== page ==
Sunday, 13 March 2016

Jack Benny, 1938

Jack Benny’s professional life had settled into a bit of a rhythm in 1938. There were no changes to the cast of his radio show (which hovered near the top of the ratings), Paramount had him in one picture a year and the vaudeville revue he had been headlining with the Chicken Sisters and others had been put away. He was still making charity appearances and had moved into his new home on Roxbury Drive in Beverly Hills.

Let’s leaf through the pages of Variety, both the Hollywood and New York editions, to see what “our little star” was up to. I’ve avoided minutiae about movie castings, costume fittings, social outings, writing junkets to Lake Arrowhead and the controversy over finding a summer replacement show (eventually, General Foods decided on “Hobby Lobby”).

The picture Never Say Die was turned into a vehicle for Bob Hope; producer Arthur Hornblow thought it was better suited to him than Benny. Blonde Hungarian Franciska Gaal vanished from the cast; reading between the lines in Variety, Paramount felt she had problems with English and dropped her option by year’s end. Weekly Variety, for a time, had squibs commenting on Jack’s radio shows in addition to the usual review of the season premiere. Eddie Anderson began to be more prominently featured due to his tremendous popularity. Vocalist Kenny Baker signed to do Texaco Star Theatre; a year later, he dumped Jack’s show to concentrate fully on that. And at the end of the year, the smuggling case that resulted in charges against Jack (and George Burns) began coming to light.

January 7, 1938
Latest picture player to join list of horse owners is Eddie Anderson, Negro actor now at Warners in 'Jezebel.' Anderson purchased Porto Pal, two-year-old this week and has hired a trainer to ready nag for Santa Anita running. Anderson also is on the Jack Benny air show.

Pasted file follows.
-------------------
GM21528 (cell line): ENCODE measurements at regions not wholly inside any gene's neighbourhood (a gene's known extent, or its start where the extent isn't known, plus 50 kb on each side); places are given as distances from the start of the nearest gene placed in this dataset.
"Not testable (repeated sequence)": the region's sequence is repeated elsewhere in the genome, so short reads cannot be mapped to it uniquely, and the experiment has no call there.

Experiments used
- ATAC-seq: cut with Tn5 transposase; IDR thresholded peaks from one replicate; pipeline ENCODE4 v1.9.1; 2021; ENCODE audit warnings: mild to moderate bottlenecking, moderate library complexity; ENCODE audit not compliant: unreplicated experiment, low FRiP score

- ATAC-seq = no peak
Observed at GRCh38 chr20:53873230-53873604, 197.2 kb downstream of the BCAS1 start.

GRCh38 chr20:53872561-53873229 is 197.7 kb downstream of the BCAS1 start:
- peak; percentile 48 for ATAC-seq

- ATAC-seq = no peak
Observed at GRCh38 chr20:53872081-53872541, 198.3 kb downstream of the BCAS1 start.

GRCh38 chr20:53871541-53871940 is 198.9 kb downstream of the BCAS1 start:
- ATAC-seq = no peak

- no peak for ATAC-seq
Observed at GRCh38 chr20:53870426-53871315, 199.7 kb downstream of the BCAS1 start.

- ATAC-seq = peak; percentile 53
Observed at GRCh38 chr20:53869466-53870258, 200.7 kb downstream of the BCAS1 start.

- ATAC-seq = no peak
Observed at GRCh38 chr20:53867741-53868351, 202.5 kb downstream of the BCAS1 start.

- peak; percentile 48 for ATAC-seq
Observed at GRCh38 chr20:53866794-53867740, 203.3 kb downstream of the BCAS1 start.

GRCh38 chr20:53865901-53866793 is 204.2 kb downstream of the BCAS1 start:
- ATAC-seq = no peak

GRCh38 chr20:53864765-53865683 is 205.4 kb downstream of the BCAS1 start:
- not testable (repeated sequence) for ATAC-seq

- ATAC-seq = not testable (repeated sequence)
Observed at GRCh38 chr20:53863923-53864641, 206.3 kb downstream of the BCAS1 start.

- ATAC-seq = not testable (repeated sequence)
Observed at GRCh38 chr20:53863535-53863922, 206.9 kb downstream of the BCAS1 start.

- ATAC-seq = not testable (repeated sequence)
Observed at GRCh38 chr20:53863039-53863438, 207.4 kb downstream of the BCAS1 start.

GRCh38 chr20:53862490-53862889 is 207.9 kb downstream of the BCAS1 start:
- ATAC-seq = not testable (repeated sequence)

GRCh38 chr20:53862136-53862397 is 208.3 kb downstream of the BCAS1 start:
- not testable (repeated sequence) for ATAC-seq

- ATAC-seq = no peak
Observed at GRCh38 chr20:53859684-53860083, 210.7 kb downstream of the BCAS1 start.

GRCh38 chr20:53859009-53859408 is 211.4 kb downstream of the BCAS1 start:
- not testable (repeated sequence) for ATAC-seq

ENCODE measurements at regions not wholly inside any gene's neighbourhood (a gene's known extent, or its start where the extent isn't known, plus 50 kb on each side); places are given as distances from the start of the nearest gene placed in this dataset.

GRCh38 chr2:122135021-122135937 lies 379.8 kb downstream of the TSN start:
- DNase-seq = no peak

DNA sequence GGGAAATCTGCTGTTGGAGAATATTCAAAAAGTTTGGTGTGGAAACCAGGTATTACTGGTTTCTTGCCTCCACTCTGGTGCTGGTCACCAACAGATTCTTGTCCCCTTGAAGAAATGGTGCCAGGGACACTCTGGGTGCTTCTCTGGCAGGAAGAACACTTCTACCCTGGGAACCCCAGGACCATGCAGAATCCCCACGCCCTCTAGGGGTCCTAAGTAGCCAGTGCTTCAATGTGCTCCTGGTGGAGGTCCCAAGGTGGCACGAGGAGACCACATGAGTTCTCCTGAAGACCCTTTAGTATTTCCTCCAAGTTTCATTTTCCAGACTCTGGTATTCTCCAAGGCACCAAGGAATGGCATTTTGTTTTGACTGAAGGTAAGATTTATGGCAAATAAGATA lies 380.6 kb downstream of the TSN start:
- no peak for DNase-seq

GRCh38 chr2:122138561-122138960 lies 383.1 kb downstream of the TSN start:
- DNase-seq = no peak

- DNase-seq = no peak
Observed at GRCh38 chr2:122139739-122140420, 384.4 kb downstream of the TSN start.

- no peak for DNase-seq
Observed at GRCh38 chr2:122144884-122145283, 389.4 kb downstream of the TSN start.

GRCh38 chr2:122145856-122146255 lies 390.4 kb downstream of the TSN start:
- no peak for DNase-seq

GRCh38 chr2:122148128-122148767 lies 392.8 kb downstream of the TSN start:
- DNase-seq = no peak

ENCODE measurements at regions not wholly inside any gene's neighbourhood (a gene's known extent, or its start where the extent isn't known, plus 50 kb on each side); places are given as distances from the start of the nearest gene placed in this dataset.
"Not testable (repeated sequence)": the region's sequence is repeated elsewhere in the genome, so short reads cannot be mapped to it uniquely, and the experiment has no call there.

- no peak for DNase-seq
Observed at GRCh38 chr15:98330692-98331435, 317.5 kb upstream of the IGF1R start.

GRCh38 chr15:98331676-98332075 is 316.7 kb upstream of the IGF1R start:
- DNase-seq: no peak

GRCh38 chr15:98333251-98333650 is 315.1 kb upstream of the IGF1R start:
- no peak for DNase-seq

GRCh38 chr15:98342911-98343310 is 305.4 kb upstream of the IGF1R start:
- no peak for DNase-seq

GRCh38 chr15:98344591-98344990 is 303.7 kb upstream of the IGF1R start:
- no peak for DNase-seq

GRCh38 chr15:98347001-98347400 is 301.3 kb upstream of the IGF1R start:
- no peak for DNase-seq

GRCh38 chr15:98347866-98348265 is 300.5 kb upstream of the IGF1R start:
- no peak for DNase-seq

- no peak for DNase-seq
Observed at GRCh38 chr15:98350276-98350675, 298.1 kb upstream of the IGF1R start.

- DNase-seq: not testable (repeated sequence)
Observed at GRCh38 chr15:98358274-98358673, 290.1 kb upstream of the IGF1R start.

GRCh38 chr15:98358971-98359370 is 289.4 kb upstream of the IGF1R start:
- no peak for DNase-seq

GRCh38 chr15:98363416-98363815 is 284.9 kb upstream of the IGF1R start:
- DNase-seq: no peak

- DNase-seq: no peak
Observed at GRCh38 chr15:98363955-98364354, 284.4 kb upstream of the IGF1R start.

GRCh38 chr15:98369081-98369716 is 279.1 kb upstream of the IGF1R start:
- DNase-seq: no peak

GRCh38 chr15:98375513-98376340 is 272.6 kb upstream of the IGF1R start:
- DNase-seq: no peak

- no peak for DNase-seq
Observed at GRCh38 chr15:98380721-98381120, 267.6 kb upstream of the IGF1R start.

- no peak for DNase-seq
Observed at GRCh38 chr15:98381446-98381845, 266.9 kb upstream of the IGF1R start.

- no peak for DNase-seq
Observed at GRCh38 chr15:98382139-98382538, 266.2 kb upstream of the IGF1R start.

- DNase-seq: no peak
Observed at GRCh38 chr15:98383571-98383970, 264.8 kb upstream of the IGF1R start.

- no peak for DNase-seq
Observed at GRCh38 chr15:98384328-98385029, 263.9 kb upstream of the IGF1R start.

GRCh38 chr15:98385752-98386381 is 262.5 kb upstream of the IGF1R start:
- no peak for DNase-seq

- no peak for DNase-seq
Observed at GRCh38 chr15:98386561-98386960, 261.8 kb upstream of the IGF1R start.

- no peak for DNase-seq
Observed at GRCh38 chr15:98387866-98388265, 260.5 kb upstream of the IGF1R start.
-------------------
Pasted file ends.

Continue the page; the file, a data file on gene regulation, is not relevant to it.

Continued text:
Sacramento, Jan. 7.—Although Edgar Bergen and Charlie McCarthy are leading in the nation-wide poll currently being conducted by dailies in 46 key cities to determine the most popular ether feature, Sacramento has thrown the nod to One Man's Family, it was revealed in a vote count today.
Second place locally goes to Jack Benny, with Bergen and McCarthy poor third.

January 10, 1938
Numerous stars of films and radio will appear Saturday. Jan. 22 at the Hollywood Warners theatre in a benefit for the widow and child of the late Ted Healy. Jack Benny heads list. Others include: James Cagney, Pat O'Brien, Olsen and Johnson, John Boles, Al Jolson, John McCormick, Phil Baker, Dick Powell, George Jessel, Rudy Vallee, Ray Bolger, Bert Wheeler and Spencer Tracy.
Tickets are on sale at the Warners Hollywood boxoffice.
Entertainment committee includes Bryan Foy, Harry Seymour, Lew Cooper and Sol Dolgin.

January 11, 1938
Oklahoma City, Jan. 10.—Charlie McCarthy polled 605 votes to win local radio pop contest with 523 putting Bing Crosby in second and 493 for Jack Benny.
Followed Burns-Allen 132; Nelson Eddy, 110; Fred Allen, 99; Rudy Vallee. 97; Bob Burns, 75; One Man's Family, 54; Charles Butterworth, 50; Don Ameche, 47; Fibber McGee, 38.

January 12, 1938
San Francisco, Jan, 11.
Now that Jack Benny and his Jello gang have hied themselves back to Hollywood, local offices of General Foods and NBC are resuming normal activity for the first time in more than a week. Unprecedented demand for admission tickets to Benny's two broadcasts from the Community Playhouse, a 660-seater in the Western Women's Club building, here Sunday (9), had the sponsor and NBC in a dither ever since word got out that Benny was coming to town.
More than 30,000 written requests were received, in addition to an unestimated flood of telephone calls which kept both General Foods and NBC switchboards buzzing continually throughout the week. Execs and other employees, from managers to office boys, were deluged with pleas for ducats, many of the requests coming from almost-forgotten friends or acquaintances who had dropped out of sight for years. Among requests was one from the office of Governor Frank Merriam of California.
Tom Harrington and Bill Stuart of Young & Rubicam came up from Hollywood to supervise arrangements for the broadcasts. Gag writers Bill Morrow and Ed Beloin also in town. Benny, with Morrow and Beloin, met the local radio scribes last Wednesday at a breakfast in the Hotel St. Francis. Comedian said then he hoped to come to San Francisco for another personal appearance in about three months.

January 15, 1938
Jeanette MacDonald and Nelson Eddy have been added to the lineup of talent which will participate in the Warm Springs Foundation broadcast tonight over National Broadcasting blue web. Others who volunteered their services yesterday were Jack Benny, Walter O'Keefe, Dorothy Lamour, Tony Martin, Alice Faye and Kenny Baker.